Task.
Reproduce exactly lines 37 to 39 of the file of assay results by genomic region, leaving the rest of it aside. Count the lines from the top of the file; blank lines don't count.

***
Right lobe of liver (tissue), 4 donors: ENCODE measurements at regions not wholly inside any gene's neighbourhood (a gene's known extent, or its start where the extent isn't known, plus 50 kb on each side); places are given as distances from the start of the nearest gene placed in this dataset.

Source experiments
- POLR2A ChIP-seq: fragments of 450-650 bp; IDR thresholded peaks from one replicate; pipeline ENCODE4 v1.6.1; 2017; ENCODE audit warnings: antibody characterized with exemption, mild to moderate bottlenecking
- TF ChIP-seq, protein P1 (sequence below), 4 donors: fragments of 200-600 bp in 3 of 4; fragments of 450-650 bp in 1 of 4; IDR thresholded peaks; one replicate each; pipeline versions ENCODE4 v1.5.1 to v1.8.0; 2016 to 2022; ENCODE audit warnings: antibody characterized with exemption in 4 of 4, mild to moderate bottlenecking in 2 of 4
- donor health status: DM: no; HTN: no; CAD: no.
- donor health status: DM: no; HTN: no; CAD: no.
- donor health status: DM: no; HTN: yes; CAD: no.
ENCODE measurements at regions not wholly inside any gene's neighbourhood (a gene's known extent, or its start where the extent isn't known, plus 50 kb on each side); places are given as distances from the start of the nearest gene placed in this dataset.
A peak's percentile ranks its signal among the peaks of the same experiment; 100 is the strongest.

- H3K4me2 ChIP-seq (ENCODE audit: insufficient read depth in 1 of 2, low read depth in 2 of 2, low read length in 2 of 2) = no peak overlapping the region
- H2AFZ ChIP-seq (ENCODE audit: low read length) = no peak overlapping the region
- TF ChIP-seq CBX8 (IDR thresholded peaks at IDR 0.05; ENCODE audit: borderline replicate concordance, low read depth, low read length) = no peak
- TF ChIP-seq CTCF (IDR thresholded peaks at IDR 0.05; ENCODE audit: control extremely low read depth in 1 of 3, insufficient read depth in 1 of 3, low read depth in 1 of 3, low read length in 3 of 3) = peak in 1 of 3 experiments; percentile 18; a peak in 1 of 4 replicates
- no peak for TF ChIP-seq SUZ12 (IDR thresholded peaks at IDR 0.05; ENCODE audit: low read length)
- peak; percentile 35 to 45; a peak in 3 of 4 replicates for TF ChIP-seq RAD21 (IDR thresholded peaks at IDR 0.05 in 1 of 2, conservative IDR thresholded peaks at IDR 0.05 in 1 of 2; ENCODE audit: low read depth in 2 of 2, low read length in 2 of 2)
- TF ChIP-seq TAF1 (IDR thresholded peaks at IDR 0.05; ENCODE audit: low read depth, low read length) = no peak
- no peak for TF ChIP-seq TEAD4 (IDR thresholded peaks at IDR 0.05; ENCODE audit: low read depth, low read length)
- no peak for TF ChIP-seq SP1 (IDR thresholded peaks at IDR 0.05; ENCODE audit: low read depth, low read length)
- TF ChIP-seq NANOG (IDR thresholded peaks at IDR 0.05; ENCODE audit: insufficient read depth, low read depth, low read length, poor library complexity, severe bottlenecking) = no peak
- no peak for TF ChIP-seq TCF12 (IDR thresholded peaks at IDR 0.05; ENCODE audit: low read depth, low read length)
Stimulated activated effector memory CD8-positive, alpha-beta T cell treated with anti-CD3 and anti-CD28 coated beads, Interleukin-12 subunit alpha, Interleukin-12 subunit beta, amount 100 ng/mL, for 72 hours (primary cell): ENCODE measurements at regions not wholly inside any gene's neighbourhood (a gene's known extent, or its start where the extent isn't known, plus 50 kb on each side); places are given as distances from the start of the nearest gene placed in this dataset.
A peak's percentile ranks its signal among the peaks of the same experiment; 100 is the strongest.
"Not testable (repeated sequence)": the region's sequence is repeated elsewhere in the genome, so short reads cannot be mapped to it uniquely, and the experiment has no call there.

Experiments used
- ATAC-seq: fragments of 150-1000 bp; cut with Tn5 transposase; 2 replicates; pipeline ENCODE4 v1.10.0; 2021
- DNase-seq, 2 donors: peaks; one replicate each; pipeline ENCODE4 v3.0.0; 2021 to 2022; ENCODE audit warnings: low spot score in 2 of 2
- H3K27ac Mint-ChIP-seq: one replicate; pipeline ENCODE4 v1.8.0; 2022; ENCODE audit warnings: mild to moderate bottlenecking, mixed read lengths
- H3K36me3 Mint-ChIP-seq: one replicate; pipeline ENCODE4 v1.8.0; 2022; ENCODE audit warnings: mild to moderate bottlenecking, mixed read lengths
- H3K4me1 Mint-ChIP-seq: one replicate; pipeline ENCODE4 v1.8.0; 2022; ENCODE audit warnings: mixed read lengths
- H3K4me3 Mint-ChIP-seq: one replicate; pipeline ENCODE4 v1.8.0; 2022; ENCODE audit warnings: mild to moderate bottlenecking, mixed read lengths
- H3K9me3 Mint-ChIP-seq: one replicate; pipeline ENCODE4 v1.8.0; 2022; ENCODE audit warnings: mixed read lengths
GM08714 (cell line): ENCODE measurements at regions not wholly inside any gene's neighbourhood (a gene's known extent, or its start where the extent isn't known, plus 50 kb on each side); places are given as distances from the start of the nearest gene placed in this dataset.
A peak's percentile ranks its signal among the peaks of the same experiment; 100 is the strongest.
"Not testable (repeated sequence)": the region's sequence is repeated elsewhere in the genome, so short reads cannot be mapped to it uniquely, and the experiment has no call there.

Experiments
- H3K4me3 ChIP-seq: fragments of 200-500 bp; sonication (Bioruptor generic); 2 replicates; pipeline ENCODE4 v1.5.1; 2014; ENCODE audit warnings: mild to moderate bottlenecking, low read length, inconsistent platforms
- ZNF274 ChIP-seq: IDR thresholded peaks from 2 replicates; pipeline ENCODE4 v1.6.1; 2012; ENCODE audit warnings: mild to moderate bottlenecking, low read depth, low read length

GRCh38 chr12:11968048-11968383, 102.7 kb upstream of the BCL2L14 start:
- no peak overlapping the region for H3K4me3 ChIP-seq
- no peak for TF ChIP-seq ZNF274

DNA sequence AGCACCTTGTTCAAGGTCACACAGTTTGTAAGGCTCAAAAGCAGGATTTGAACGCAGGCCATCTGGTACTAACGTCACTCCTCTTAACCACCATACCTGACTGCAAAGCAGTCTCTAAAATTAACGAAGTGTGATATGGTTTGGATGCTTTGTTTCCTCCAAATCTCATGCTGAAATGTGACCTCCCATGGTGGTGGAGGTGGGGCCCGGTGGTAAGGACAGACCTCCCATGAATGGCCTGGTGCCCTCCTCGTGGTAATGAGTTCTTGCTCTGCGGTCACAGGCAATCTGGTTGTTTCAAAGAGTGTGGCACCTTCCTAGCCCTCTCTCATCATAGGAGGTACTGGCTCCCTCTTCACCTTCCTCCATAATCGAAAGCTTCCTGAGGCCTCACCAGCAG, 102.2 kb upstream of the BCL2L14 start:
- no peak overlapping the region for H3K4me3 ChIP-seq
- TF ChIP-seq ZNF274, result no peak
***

- ZNF274 ChIP-seq: IDR thresholded peaks from 2 replicates; pipeline ENCODE4 v1.6.1; 2012; ENCODE audit warnings: mild to moderate bottlenecking, low read depth, low read length

GRCh38 chr12:11968048-11968383, 102.7 kb upstream of the BCL2L14 start:
- no peak overlapping the region for H3K4me3 ChIP-seq